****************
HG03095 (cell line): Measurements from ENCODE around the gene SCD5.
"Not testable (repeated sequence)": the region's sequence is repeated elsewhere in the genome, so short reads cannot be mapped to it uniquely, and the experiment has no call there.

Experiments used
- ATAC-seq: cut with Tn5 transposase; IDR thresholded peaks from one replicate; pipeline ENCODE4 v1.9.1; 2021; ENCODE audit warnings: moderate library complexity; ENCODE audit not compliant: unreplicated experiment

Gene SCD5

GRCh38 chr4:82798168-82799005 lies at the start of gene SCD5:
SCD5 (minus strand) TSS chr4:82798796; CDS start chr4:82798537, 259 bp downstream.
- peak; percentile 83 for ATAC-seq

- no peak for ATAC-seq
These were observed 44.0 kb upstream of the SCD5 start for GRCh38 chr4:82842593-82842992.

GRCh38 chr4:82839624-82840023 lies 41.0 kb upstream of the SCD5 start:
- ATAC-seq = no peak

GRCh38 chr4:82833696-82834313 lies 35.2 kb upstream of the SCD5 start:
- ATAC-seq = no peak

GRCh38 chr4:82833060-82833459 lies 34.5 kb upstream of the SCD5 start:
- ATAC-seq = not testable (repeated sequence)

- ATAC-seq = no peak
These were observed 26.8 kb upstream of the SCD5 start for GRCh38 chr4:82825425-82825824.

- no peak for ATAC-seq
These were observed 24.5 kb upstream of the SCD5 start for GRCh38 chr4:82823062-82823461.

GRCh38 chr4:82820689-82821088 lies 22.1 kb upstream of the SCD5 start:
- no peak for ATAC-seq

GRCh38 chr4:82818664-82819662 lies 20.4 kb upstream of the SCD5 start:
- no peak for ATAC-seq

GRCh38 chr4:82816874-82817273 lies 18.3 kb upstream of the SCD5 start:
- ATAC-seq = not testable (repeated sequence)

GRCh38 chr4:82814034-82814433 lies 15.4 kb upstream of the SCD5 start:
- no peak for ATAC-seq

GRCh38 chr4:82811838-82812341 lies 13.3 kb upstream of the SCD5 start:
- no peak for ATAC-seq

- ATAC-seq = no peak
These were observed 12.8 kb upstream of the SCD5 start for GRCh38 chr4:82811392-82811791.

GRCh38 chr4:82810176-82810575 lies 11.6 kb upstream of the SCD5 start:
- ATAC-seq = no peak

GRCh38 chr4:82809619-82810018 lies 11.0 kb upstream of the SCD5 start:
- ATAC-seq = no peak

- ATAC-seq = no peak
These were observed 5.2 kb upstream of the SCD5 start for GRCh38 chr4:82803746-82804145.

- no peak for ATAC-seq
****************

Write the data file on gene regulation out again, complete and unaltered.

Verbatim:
HG03095 (cell line): Measurements from ENCODE around the gene SCD5.
"Not testable (repeated sequence)": the region's sequence is repeated elsewhere in the genome, so short reads cannot be mapped to it uniquely, and the experiment has no call there.

Experiments used
- ATAC-seq: cut with Tn5 transposase; IDR thresholded peaks from one replicate; pipeline ENCODE4 v1.9.1; 2021; ENCODE audit warnings: moderate library complexity; ENCODE audit not compliant: unreplicated experiment

Gene SCD5

GRCh38 chr4:82798168-82799005 lies at the start of gene SCD5:
SCD5 (minus strand) TSS chr4:82798796; CDS start chr4:82798537, 259 bp downstream.
- peak; percentile 83 for ATAC-seq

- no peak for ATAC-seq
These were observed 44.0 kb upstream of the SCD5 start for GRCh38 chr4:82842593-82842992.

GRCh38 chr4:82839624-82840023 lies 41.0 kb upstream of the SCD5 start:
- ATAC-seq = no peak

GRCh38 chr4:82833696-82834313 lies 35.2 kb upstream of the SCD5 start:
- ATAC-seq = no peak

GRCh38 chr4:82833060-82833459 lies 34.5 kb upstream of the SCD5 start:
- ATAC-seq = not testable (repeated sequence)

- ATAC-seq = no peak
These were observed 26.8 kb upstream of the SCD5 start for GRCh38 chr4:82825425-82825824.

- no peak for ATAC-seq
These were observed 24.5 kb upstream of the SCD5 start for GRCh38 chr4:82823062-82823461.

GRCh38 chr4:82820689-82821088 lies 22.1 kb upstream of the SCD5 start:
- no peak for ATAC-seq

GRCh38 chr4:82818664-82819662 lies 20.4 kb upstream of the SCD5 start:
- no peak for ATAC-seq

GRCh38 chr4:82816874-82817273 lies 18.3 kb upstream of the SCD5 start:
- ATAC-seq = not testable (repeated sequence)

GRCh38 chr4:82814034-82814433 lies 15.4 kb upstream of the SCD5 start:
- no peak for ATAC-seq

GRCh38 chr4:82811838-82812341 lies 13.3 kb upstream of the SCD5 start:
- no peak for ATAC-seq

- ATAC-seq = no peak
These were observed 12.8 kb upstream of the SCD5 start for GRCh38 chr4:82811392-82811791.

GRCh38 chr4:82810176-82810575 lies 11.6 kb upstream of the SCD5 start:
- ATAC-seq = no peak

GRCh38 chr4:82809619-82810018 lies 11.0 kb upstream of the SCD5 start:
- ATAC-seq = no peak

- ATAC-seq = no peak
These were observed 5.2 kb upstream of the SCD5 start for GRCh38 chr4:82803746-82804145.

- no peak for ATAC-seq